BELMAR: I think it is. Because, you know, it's going to cause a rift at some point that may be very, very difficult for us to come back to. I talked a little earlier, we are the 24/7 face of government here in law enforcement. We are looking to solve problems. We're looking to make sure that people understand that we can't arrest our way out of a problem. We have to have the ability to work with the community.

And I think when we drive that continual mantra of the police are bad and they're not accountable and they're not transparent and different things like that, it's counterproductive to what the police officers out there trying to do across the country because, again, we are the first line of government that people have to depend on. And if we don't have those relationships or they're undermined by folks that seem to have a different agenda, it's going to make this very difficult for everybody.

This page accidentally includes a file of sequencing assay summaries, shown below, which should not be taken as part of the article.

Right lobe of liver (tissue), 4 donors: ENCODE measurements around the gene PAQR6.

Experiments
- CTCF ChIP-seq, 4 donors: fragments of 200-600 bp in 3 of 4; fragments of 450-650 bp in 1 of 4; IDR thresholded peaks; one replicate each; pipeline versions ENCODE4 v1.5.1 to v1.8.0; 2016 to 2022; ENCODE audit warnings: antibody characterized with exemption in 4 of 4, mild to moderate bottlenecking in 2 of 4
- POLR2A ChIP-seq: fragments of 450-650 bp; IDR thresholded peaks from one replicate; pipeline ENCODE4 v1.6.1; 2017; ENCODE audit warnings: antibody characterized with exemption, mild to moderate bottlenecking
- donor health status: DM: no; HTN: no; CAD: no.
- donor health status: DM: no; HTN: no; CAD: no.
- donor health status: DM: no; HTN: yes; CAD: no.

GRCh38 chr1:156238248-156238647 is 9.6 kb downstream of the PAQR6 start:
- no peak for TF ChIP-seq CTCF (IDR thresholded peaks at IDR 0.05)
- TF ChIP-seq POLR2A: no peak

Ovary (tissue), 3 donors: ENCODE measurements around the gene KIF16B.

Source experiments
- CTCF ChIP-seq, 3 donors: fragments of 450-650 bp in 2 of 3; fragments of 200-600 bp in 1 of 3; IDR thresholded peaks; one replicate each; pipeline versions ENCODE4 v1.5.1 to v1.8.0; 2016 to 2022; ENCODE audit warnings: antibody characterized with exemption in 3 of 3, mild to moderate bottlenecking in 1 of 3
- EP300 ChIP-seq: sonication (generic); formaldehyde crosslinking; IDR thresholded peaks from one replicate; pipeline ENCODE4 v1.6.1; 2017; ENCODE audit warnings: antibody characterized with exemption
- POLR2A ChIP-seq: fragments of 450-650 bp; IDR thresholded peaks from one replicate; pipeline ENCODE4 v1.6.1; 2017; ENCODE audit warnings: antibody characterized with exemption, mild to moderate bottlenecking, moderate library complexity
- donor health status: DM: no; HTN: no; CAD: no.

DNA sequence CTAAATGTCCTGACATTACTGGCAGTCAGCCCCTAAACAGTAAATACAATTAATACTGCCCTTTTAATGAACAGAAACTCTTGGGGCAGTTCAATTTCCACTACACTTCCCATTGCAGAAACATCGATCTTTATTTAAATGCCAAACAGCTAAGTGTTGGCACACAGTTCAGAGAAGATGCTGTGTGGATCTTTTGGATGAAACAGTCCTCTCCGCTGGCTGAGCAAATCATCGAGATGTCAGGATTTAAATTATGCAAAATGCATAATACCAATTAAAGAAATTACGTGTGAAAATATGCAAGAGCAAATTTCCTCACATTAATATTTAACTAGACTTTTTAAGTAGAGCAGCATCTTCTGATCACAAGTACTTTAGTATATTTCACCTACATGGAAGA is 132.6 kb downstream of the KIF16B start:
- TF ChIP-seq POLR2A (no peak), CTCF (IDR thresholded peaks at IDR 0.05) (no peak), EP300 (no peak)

KELLY: In a word, how did you feel when you heard the grand jury's decision in Ferguson?

BELMAR: You know, I didn't know what to think. I hadn't followed it real close. I tried to stay away from it. I had a different job at the time, as far as preparing for the Ferguson decision either way. I felt like the grand jury had access to a whole lot of information than I did on the case, even though my detectives investigated it. And I feel like that that is our civic process. We have to have the ability to have enough faith in our system. I understand skepticism, but we can't be cynical.

KELLY: Chief Belmar, thanks for being here, sir.

BELMAR: Thank you, Megyn.